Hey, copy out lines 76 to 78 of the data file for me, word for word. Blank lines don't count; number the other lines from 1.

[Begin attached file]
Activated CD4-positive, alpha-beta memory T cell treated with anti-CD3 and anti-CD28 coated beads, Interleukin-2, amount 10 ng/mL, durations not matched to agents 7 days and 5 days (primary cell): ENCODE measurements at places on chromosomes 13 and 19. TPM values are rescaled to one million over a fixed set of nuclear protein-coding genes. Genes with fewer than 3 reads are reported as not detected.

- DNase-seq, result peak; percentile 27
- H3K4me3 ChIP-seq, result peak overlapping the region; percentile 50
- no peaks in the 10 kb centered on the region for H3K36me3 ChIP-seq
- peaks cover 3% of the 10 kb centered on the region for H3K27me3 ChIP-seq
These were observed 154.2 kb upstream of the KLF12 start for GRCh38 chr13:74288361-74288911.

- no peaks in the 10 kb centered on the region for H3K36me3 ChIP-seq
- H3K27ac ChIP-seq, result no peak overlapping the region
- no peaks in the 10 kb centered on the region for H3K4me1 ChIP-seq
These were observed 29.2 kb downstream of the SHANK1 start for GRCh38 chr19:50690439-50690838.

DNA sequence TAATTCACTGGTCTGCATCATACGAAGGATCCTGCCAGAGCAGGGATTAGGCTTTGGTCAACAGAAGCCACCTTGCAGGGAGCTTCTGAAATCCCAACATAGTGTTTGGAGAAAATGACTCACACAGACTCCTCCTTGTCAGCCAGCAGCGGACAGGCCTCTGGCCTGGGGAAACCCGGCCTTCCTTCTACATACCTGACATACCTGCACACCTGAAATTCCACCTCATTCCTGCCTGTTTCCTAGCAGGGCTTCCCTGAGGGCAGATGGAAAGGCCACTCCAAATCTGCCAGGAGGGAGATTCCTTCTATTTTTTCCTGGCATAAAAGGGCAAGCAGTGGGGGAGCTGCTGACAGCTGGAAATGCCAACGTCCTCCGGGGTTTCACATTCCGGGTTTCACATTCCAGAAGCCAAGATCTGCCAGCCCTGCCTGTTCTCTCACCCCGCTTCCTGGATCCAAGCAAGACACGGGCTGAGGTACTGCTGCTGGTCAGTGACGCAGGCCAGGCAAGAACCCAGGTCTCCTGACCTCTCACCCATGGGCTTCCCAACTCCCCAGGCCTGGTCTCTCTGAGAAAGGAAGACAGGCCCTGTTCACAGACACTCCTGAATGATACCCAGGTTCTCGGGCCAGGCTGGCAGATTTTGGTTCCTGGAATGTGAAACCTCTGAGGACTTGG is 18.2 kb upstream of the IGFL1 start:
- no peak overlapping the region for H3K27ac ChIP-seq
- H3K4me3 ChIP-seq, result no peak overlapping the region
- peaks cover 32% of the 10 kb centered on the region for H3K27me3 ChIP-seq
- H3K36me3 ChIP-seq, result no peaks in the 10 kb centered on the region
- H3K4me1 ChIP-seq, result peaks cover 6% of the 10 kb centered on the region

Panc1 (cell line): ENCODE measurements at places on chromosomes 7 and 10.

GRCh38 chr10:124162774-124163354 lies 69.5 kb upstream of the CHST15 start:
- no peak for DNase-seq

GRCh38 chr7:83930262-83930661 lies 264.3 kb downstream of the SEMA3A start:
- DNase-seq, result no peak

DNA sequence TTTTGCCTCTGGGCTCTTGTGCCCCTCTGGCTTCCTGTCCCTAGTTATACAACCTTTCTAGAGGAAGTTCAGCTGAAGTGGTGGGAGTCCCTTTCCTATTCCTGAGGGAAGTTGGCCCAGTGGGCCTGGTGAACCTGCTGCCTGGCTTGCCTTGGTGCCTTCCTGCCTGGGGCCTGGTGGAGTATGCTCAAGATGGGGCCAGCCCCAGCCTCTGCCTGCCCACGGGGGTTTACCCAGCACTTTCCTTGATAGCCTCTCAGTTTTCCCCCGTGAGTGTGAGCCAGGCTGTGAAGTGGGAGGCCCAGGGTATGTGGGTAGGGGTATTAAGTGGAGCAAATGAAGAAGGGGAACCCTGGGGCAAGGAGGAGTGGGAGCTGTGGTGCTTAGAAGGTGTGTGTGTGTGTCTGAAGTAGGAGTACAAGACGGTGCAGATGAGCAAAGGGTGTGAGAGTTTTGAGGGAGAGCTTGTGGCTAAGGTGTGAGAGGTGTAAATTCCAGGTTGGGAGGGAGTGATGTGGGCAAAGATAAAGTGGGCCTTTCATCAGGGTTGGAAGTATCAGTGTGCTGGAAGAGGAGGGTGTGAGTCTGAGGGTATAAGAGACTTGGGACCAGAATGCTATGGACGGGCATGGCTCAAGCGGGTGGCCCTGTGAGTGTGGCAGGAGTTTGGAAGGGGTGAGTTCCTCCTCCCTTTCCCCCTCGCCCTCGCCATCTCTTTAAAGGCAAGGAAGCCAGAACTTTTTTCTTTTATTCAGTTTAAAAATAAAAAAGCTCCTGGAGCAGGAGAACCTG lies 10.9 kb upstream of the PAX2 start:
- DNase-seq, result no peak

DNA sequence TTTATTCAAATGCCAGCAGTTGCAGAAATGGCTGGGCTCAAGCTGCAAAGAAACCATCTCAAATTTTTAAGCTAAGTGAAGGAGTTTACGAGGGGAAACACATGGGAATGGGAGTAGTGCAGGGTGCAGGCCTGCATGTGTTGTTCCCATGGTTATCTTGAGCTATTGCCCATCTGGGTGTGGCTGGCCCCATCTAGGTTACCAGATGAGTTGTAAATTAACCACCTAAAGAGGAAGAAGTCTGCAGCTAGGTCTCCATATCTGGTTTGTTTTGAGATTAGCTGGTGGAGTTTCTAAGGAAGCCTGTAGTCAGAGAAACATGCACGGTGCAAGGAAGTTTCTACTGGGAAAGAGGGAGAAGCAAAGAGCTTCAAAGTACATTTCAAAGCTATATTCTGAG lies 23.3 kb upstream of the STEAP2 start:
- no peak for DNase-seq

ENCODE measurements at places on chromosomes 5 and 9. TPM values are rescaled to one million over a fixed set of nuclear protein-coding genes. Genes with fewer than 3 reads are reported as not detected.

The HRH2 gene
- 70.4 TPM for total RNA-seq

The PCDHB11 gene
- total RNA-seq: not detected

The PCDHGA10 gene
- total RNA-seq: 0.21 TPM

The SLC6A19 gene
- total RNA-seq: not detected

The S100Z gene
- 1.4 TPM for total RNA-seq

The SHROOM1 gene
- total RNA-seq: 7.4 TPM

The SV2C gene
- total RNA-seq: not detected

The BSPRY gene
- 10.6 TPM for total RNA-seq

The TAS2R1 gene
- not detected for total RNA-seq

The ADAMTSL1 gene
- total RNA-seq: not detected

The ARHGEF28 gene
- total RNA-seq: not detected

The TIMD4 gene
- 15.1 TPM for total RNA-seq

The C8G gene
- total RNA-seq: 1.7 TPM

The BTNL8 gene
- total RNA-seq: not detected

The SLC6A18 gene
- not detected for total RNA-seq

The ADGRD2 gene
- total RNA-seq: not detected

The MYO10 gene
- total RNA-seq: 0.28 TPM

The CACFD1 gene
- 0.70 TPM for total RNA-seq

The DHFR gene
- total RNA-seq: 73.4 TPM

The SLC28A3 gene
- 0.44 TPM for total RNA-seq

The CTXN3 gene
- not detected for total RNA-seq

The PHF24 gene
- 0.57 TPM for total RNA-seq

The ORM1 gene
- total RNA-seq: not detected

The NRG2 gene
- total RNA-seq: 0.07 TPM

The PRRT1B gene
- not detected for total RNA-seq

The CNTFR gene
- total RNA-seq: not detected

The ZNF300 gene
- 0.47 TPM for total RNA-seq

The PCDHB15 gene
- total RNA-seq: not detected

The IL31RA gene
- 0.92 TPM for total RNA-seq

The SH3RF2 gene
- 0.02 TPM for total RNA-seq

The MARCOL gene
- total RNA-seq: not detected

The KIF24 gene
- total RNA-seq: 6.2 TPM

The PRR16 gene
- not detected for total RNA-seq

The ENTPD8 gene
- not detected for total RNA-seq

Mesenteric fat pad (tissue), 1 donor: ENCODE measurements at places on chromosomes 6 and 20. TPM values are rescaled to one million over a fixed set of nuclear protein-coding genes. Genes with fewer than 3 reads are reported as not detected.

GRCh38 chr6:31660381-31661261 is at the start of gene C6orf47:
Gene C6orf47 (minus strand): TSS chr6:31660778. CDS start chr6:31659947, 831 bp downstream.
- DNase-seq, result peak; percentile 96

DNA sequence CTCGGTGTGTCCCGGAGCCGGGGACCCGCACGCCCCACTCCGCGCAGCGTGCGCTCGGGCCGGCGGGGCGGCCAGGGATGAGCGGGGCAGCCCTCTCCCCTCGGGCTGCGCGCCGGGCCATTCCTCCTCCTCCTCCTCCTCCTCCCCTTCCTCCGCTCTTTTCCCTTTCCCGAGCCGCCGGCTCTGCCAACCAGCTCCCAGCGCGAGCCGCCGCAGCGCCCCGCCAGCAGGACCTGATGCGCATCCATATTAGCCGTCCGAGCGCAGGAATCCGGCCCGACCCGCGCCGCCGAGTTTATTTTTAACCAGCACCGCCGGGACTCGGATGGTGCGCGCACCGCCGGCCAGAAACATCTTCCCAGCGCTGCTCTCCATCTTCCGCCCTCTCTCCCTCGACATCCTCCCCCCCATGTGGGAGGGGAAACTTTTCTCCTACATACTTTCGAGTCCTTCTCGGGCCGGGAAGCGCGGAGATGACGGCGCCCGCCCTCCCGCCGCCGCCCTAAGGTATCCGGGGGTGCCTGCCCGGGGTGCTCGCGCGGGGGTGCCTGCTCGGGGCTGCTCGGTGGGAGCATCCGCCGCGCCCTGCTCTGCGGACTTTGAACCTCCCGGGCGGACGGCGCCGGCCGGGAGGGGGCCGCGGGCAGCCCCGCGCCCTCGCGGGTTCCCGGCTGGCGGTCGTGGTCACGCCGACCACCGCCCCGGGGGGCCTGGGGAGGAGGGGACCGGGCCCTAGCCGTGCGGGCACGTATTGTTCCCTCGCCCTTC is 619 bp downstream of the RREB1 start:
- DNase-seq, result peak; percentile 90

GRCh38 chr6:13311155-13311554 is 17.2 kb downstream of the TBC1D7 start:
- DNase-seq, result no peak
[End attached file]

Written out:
- not detected for total RNA-seq

The CNTFR gene
- total RNA-seq: not detected